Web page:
“Collectively, the 30 women in the three groups included teachers, managers, dental assistants, child care providers, stay-at-home moms, clerks, accountants, truckers, health care workers and secretaries. Several had moved back in with a parent, and several had lost jobs or homes.”

The words tumbled out: “Downhill.” “Recession.” “Depressing.” “Backwards.” “Unfortunate.” “Sad.” “Loss of control.”
. . .
“The education system, the jobs and the economy … all of it is collectively getting worse,”
. . .
“feel like this is the recession that is never ending.”
. . .
“just trying to breathe.”
. . .
“It’s more barbecues, less eating out,”
. . .
When anger surfaced it was aimed at Congress, which they described as disconnected and unwilling to make the compromises that they have to every day. “The things we teach our kids: let’s work together, compromise,”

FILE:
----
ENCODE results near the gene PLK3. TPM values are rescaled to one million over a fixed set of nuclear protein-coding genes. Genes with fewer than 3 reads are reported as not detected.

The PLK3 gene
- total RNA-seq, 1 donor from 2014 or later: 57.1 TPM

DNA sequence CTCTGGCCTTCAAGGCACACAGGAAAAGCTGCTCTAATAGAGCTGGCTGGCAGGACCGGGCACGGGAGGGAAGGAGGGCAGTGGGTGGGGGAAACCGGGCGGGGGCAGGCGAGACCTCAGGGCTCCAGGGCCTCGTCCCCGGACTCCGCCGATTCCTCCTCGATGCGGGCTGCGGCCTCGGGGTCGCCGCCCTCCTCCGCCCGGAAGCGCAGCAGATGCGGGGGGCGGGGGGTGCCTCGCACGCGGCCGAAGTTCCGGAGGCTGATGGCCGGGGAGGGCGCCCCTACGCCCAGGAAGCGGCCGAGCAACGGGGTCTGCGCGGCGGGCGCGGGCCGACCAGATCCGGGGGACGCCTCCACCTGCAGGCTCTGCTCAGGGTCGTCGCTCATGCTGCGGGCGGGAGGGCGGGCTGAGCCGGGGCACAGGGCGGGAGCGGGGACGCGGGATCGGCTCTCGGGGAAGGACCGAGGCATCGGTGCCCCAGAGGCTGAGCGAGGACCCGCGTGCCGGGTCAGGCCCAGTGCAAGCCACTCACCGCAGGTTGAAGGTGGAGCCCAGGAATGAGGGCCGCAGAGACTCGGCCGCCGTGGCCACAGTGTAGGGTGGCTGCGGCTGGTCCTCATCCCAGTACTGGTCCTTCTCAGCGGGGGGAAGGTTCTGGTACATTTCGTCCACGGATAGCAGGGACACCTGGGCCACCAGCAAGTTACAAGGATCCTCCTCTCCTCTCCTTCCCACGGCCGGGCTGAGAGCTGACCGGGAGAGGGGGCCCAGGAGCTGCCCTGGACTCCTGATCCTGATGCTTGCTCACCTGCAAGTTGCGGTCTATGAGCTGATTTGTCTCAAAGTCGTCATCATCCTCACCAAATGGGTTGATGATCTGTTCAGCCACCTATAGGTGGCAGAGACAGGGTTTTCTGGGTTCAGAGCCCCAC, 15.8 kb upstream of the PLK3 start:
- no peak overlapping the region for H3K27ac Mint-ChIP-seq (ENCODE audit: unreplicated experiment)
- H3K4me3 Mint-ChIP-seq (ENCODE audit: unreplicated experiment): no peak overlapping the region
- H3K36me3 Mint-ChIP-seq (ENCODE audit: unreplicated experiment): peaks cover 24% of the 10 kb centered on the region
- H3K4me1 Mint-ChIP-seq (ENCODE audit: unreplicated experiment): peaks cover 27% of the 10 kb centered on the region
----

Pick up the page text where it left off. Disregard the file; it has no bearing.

. . .
big banks, which they said had reaped most of the government’s bailout rewards, with no effect on them as taxpayers and citizens.

“We bail them out and now they won’t loan anything,”
. . .
Congress evoked words like “self-serving,” “boneheads” and “juvenile.” Obama’s name brought a gamut of emotions, from “disappointing” to “trustworthy,” but sympathy was a common theme.

Hmm.  I’ve thought and felt pretty much the same way this past year, even the sympathy for Obama.  But the sympathy evaporated when I realized he helped cause these problems.  Health care could have been fixed so much more easily and inexpensively, for example.  But instead we got a new entitlement program when the country can’t afford the ones that already exist. 

I got a flu shot today, $29.99.  Out of pocket.  From a pharmacy chain.  Why not $9.99?  Is it because the government restricts the drug makers from competing to make it?  Is it because the state or city government controls it?  I had to fill out a form, which the clerk entered into a computer.

Chuck Raasch.

Advertisements